Under an entirely blue sky, last Friday morning I caught a train to Punt Road Oval. It was my first training session of the year. I wanted to show support for my team, joining others at the fence in glorious sunshine. I wanted to know if our attendance – our enthusiasm – couldn’t yet help right this season from its confusion.
Trout was there. Lyn was there. Shelly was there. I met a woman visiting from Darwin for the Dreamtime game, now with her daughter and her four-month-old grandson. His name was Joel. I asked if he was named after Joel Bowden.
“Selwood,” said mum. “His dad’s Geelong.”
I went because there is an attraction in seeing the players – professional athletes – up close. I tell it how it is: they are beautiful. Young and immensely fit men in a physical prime of their life, in their bodies is a dream of what life once was, of what it could be, of how it may have been. They have unproblematic good looks. They are pharaoh boy-gods. They are what so many of us wanted to be.
And up close – away from the prism of television, the detachment of a stadium – they also become human. They are no longer names and numbers, lists on a stats sheet, “cattle” to be bought and sold at season’s end, appraised by all. Up close they again become young men. Young men with partners, wives, some with young children. Young men with ambitions and vulnerabilities, with pride and fear. Young men earning a precarious living, probably never feeling entirely secure in their job – despite a contract – knowing all the ways it could go wrong.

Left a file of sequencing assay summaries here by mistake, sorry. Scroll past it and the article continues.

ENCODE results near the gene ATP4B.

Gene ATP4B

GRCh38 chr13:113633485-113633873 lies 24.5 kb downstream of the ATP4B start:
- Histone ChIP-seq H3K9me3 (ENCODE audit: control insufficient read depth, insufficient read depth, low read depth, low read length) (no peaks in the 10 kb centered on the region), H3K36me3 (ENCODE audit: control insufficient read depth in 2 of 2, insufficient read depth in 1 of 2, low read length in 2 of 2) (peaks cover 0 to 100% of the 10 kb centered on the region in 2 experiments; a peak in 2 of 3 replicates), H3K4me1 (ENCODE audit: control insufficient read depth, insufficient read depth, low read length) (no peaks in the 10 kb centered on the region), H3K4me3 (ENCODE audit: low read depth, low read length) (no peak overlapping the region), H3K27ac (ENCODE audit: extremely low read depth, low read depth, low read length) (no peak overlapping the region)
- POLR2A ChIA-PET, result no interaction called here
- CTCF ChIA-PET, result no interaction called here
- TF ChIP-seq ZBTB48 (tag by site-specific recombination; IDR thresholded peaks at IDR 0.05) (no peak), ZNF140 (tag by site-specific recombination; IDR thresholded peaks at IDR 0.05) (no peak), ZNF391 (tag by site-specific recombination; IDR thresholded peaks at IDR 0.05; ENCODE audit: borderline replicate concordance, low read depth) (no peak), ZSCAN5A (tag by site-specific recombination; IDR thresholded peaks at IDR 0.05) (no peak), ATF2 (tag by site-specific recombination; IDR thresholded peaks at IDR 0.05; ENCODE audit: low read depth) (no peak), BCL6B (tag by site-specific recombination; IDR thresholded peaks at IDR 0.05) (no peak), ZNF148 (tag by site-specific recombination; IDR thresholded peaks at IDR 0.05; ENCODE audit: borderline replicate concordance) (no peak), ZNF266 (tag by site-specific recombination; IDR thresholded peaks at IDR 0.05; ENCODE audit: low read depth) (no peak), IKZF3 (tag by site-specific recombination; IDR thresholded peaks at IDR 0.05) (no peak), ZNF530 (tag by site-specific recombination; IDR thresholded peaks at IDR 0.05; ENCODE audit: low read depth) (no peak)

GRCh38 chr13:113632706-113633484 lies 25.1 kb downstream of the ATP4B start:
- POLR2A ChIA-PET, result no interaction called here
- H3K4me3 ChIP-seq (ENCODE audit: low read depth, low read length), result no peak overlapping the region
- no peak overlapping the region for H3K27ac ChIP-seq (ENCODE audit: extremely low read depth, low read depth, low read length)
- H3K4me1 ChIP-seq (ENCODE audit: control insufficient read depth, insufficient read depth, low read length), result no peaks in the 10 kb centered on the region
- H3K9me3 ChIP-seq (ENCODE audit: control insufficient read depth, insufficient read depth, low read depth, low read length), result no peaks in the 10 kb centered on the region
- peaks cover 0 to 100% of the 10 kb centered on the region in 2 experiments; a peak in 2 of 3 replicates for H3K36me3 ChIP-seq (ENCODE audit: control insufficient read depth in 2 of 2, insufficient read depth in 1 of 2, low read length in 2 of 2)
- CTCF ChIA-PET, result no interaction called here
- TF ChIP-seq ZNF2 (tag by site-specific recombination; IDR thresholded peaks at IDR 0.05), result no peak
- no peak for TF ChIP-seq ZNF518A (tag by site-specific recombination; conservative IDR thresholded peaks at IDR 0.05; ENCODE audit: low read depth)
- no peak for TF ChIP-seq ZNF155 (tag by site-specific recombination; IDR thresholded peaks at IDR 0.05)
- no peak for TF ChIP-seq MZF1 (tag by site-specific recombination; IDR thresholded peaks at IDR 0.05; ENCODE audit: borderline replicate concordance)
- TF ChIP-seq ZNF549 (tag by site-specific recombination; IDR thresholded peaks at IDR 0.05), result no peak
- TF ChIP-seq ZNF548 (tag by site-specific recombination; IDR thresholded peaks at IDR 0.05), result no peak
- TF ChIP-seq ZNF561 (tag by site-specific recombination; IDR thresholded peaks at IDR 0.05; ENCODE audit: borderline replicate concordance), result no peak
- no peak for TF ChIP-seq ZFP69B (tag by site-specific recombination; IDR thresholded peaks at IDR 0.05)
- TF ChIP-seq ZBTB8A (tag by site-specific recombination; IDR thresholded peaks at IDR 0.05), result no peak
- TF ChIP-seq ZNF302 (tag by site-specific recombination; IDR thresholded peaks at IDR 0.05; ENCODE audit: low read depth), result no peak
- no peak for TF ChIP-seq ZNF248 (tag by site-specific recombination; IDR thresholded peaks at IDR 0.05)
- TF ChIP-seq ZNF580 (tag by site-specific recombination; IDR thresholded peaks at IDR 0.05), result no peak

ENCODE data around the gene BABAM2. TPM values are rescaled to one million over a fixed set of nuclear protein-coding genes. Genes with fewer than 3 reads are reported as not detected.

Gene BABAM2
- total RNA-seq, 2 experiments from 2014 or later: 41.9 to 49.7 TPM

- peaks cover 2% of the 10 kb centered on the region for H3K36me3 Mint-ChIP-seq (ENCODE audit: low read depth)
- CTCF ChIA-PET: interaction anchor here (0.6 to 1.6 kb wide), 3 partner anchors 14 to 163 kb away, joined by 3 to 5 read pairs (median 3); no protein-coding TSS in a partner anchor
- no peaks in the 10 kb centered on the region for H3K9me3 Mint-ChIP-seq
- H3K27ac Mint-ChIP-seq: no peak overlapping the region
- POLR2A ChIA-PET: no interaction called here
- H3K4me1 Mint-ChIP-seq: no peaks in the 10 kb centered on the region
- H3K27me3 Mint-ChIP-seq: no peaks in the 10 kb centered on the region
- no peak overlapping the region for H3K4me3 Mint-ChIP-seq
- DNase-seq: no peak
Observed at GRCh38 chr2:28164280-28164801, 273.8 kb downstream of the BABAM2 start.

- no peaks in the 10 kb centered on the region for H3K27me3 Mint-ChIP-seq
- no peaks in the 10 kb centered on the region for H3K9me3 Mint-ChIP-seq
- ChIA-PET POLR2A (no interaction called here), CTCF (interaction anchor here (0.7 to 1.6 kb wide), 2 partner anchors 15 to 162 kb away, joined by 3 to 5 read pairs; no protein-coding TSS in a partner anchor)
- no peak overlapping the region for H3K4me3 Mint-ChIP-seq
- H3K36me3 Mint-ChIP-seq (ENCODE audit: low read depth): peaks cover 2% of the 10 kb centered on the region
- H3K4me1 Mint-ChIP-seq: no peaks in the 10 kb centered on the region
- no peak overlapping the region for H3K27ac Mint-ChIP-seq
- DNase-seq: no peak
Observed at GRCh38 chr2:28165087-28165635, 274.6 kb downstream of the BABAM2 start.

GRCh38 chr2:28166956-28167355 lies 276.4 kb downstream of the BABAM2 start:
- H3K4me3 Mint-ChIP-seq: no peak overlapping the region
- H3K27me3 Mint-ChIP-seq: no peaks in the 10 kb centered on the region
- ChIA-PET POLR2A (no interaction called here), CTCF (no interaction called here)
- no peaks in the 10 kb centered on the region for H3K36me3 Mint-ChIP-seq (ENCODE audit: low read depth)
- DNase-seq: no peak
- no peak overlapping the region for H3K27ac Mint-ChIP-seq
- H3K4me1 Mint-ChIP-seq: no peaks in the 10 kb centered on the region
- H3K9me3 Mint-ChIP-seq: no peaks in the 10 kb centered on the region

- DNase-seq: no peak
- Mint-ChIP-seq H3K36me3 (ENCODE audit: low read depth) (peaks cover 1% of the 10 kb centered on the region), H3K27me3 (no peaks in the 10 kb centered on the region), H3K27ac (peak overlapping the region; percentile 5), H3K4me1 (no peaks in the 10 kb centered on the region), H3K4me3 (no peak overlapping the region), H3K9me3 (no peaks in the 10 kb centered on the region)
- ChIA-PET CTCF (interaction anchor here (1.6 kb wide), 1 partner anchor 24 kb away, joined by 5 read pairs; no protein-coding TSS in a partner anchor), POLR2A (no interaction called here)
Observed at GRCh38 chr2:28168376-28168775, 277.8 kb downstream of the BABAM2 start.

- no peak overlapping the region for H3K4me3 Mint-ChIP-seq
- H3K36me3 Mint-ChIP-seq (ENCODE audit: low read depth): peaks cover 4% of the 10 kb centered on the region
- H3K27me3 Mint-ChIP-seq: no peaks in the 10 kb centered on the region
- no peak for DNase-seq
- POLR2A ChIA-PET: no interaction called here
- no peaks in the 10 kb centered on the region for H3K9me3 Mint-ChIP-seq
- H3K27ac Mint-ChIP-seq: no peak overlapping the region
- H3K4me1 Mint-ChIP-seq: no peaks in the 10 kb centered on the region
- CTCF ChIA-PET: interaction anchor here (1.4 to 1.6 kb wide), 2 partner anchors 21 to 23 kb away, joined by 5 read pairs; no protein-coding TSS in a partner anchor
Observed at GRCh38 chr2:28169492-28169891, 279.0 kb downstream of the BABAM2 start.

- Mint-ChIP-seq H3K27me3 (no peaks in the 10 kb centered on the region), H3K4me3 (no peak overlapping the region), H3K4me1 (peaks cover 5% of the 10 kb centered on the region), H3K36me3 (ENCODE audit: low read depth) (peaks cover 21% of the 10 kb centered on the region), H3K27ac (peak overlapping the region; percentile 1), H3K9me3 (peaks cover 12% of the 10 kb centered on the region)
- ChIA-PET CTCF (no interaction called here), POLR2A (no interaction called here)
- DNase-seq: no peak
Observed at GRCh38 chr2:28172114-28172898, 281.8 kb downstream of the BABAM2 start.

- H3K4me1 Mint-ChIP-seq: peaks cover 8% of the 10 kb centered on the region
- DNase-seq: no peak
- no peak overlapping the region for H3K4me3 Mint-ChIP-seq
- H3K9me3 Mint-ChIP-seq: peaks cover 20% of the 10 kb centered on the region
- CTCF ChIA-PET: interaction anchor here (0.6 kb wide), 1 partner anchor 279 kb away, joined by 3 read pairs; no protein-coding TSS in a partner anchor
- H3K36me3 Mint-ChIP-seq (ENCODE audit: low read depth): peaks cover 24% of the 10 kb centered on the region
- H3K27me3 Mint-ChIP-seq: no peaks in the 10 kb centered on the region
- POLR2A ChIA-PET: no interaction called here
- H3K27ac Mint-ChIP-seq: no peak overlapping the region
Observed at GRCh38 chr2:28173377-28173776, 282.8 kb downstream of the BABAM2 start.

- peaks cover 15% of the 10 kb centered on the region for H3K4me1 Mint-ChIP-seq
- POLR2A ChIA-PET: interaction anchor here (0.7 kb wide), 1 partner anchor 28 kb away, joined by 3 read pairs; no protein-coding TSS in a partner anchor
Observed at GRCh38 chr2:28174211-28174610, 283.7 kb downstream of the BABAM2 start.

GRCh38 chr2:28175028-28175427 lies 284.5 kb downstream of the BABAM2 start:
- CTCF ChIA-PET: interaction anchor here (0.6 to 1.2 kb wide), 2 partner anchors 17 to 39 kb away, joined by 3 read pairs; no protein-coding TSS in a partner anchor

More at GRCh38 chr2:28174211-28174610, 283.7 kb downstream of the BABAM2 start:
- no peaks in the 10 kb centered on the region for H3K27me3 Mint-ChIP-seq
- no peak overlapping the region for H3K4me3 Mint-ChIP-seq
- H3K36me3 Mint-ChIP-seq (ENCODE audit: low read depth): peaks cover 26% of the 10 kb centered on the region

Brendon Gale walks the boundary in a crisp white business shirt. Dimma is in a black tracksuit, looking relaxed. I ask for a photograph and he obliges. I miss my opportunity to ask for a coffee catch-up.
On Friday morning I felt uncomfortable for having recently criticised the performance of some players. I owe Shaun Hampson, Troy Chaplin, Steve Morris – possibly others – an apology. What I see on Friday morning is that all players are trying in their own way, as hard as they can. Their mistakes are not deliberate. Their errors are not wilful.
I come to understand that from distance – watching from the stands, or through television glass – my heart has hardened. I’ve turned into a critic, and I do not want to be that person. Down that road leads only bitterness.
On Saturday night I was reliant on others for the score, and to interpret the game. I was elsewhere; at a wedding, in Church Street, Richmond. It was a crowd mostly of medicos – all specialists – and at times I felt awkward. What have I done with my life? It was an evening of fine champagne, and introspection. None were probably too interested in football, despite the groom’s predilection for Hawthorn, mentioned in speeches.
Before the game, Skippygirl (@SatchSkippygirl) said she’d send quarter-time tweets. In her four messages is a summary of a night:
OK Dons 28-1 but maybe Tigers will get it together for 2nd quarter.
OK enjoy the wedding it aint pretty here
Enjoy the wedding :(
Oh dear, enjoy the dancing.
A tweet came also from Darren Crick, from Canberra:
its not good mate… don’t look!
Chris Rees (the better half of TTBB) sent a text:
Wish I was at a wedding too. Just terrible. 0-26.
And a text came from a mate, Dave:
Sitting in a bar in Lombok watching game – beer in my hand. Got a great souvenir to take home – 9 stitches in face.
What happened, you OK? I replied.
Got hit by an Essendon surfboard.
Then early on Sunday morning, Dave sent this:
“Am listening to a call to prayer from local mosque… considering going down. Go tigs!
I’ve not seen the game and am not sure I will. Advice via Twitter after midnight on Saturday seemed unequivocal.
Don’t watch the replay, no no no no no
do not watch the replay. It will be painful. #holidayinSeptember”
I’ve already deleted the recording.
At least it was easy to create a few hours free space on the DVD hard drive… #brutal #brokenrecord #hugme
don’t watch it. We’ve seen it all before, too often.